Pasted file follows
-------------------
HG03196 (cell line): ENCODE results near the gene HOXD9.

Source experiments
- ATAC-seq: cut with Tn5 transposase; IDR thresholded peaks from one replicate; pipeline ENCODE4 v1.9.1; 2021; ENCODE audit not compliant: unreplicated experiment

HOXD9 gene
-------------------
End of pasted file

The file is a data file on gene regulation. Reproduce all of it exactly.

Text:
HG03196 (cell line): ENCODE results near the gene HOXD9.

Source experiments
- ATAC-seq: cut with Tn5 transposase; IDR thresholded peaks from one replicate; pipeline ENCODE4 v1.9.1; 2021; ENCODE audit not compliant: unreplicated experiment

HOXD9 gene